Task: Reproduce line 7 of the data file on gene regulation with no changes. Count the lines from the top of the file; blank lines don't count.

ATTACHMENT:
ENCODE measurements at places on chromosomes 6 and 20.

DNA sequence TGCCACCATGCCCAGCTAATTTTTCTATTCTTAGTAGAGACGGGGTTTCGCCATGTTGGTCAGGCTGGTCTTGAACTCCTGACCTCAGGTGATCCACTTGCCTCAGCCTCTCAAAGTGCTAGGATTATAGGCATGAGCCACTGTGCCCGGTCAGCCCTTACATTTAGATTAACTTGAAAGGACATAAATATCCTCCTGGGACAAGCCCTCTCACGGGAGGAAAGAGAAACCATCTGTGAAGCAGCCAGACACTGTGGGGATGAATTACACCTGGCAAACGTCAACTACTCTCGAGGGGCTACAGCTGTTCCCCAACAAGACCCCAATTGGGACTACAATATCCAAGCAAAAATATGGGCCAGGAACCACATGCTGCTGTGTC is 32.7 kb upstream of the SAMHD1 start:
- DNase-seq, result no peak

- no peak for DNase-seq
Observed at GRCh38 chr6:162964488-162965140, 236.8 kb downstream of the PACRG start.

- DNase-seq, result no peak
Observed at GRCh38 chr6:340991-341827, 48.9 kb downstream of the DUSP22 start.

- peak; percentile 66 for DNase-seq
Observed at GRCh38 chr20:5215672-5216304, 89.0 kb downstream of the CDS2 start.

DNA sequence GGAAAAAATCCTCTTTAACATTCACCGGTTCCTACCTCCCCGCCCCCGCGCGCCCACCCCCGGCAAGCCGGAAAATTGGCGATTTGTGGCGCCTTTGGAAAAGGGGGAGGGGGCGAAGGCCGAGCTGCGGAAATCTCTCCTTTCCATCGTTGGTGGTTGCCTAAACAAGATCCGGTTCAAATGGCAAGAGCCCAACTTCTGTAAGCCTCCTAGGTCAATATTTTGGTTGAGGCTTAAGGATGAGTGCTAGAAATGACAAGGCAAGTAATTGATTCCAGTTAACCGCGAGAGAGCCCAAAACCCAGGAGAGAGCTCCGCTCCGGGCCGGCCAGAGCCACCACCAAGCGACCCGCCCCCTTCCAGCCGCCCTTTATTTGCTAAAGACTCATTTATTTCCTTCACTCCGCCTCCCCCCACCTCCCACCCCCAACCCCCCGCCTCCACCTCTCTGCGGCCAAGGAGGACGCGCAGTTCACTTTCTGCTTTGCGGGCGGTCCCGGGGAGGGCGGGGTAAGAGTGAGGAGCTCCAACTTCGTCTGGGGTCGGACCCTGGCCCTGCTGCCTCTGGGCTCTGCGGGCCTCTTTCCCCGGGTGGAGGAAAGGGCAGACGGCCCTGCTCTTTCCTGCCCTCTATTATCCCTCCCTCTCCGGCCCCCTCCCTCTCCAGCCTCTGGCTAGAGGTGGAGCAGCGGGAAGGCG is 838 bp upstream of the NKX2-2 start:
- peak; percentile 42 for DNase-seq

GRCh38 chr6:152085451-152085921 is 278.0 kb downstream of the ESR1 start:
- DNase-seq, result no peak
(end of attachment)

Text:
Observed at GRCh38 chr6:340991-341827, 48.9 kb downstream of the DUSP22 start.